Non-clinical studies in juvenile animal models show that exposure to commonly used anesthetics and sedatives is associated with neurodegenerative changes in the central nervous system, as well as memory and learning deficits later in life. The scientific and medical communities acknowledge insufficient human data exist to either support or refute the clinical relevance of these findings for pediatric patients. Additional studies are needed to assess the effects of anesthetics and sedatives on the developing human brain, including long-term studies in neonates and young children.
SmartTots is accepting applications aimed at investigating whether anesthetics/sedatives are neurotoxic and/or impede the normal development of the human brain. Projects eligible for funding through this Request for Applications should focus on whether neonatal and early childhood anesthetic exposure in humans impairs brain development resulting in persistent detrimental effects on cognition or behavior. Retrospective or prospective studies in any species will be considered, provided they inform the existence of anesthetic-induced developmental neurotoxicity in humans. Specific questions of interest include:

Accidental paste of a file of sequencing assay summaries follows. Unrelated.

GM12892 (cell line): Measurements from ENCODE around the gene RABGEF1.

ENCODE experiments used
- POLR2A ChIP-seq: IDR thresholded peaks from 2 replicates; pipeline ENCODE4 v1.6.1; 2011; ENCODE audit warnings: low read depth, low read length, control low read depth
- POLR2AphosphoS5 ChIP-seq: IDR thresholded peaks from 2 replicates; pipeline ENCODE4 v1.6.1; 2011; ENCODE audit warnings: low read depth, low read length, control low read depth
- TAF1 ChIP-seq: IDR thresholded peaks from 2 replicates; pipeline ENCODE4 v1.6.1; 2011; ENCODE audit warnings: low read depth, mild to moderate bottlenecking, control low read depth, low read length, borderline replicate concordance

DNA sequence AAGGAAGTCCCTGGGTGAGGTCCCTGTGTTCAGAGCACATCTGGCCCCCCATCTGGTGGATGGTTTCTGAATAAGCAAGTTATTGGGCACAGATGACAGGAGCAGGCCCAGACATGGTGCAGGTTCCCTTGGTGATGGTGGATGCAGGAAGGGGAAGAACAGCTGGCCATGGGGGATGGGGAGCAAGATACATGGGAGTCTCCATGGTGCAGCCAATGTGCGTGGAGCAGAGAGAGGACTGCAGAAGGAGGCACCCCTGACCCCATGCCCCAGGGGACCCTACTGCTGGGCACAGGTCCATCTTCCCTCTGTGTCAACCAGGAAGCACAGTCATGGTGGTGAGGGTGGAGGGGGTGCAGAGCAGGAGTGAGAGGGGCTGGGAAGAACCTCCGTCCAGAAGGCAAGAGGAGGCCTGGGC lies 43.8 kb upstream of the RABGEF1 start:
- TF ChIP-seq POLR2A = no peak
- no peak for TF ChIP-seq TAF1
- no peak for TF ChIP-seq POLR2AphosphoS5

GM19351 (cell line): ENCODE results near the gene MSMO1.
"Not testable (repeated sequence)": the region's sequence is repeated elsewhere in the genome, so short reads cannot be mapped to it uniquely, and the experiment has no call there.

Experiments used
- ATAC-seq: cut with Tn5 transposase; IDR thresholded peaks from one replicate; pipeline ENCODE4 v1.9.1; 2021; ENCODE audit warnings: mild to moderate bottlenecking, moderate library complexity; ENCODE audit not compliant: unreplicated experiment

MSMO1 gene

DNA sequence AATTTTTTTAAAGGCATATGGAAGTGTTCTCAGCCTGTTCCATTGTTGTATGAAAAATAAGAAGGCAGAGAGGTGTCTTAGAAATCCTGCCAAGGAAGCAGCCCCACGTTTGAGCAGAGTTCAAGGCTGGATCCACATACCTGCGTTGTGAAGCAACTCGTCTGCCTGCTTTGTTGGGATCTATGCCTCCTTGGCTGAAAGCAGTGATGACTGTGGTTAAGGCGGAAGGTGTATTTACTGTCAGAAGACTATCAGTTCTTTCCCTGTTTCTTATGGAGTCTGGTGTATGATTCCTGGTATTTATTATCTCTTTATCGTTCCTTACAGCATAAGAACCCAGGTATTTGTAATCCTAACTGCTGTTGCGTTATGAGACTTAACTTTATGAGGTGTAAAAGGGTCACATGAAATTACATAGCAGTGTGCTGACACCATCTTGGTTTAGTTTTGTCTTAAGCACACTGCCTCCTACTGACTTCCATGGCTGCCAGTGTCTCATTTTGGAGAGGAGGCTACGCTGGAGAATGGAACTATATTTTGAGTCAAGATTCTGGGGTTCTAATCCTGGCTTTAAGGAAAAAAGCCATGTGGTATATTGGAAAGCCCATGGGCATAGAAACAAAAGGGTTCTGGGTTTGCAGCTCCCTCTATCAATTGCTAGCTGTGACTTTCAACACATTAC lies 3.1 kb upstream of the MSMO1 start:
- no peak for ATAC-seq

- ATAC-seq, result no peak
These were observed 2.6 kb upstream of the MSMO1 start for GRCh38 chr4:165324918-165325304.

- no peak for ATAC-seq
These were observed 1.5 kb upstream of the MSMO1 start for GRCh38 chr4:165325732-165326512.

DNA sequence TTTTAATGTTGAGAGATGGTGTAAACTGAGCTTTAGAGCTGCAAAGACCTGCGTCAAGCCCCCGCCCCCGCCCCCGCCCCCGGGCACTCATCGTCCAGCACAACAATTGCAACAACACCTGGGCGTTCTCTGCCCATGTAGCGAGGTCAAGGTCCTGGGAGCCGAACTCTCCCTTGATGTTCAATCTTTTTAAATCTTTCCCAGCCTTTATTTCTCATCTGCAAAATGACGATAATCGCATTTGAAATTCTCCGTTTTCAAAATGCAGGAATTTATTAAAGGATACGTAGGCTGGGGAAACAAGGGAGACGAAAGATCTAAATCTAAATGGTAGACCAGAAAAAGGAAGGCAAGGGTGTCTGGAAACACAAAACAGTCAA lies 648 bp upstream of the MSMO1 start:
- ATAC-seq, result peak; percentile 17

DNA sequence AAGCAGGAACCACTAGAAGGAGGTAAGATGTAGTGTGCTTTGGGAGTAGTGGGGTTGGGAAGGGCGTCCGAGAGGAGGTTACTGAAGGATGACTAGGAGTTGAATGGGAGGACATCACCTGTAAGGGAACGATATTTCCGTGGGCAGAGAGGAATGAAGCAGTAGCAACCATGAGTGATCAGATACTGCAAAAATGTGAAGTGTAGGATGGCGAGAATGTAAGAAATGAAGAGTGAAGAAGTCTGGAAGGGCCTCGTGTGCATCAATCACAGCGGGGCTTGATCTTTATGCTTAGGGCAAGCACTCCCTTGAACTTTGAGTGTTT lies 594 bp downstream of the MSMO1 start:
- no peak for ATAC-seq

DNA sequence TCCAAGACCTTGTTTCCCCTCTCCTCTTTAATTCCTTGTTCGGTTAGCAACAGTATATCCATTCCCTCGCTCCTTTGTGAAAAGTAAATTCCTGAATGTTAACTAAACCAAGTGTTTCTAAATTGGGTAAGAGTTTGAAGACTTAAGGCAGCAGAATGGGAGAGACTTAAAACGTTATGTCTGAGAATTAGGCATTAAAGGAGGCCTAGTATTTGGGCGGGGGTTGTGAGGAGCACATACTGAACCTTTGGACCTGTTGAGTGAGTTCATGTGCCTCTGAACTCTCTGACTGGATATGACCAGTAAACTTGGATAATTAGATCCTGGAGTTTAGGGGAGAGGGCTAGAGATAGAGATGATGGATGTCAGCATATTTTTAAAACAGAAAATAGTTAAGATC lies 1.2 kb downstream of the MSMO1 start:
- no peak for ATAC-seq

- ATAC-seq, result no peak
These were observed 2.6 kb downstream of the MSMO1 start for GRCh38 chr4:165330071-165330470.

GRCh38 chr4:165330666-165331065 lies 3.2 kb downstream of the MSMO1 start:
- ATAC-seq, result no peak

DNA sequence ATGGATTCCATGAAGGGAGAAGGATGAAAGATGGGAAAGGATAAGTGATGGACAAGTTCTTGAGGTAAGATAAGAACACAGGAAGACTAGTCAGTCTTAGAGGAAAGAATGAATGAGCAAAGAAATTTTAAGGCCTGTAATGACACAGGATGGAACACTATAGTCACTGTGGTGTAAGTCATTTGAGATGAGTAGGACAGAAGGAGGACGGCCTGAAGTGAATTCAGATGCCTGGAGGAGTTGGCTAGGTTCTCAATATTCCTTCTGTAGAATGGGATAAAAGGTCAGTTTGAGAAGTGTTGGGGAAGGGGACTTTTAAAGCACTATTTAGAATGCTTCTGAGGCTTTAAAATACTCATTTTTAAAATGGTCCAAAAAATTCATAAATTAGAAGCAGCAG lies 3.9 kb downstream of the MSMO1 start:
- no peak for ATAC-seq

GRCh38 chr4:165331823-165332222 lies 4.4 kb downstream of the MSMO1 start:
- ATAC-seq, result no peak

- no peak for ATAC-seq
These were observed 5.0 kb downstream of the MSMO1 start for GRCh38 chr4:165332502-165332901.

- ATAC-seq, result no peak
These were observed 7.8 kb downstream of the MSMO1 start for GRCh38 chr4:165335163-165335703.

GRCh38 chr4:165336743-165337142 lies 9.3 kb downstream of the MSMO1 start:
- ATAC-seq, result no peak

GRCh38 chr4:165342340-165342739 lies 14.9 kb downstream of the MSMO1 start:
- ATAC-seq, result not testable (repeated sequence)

- Do short and/or long anesthetic exposures in human neonates and young children result in neuronal or glial cell death, structural abnormalities of the brain or functional abnormalities of the brain?
- Do short and/or long anesthetic exposures in human neonates and young children result in persistent behavioral abnormalities (intellectual, motor, social, emotional etc)?
- Are specific anesthetics and sedatives or specific frequency, duration or timing of anesthetic exposure correlated with detrimental effects on brain structure or function in humans?
Submitting a Proposal
All applicants must complete and submit their application via proposalCENTRAL no later than 11:59 EST on October 21, 2011. Please see the RFA Guidelines for more information regarding project eligibility and application requirements. You may also download the full application guidelines and requirements below.
Two $100,000 grants were awarded in April 2012. View the grant recipients.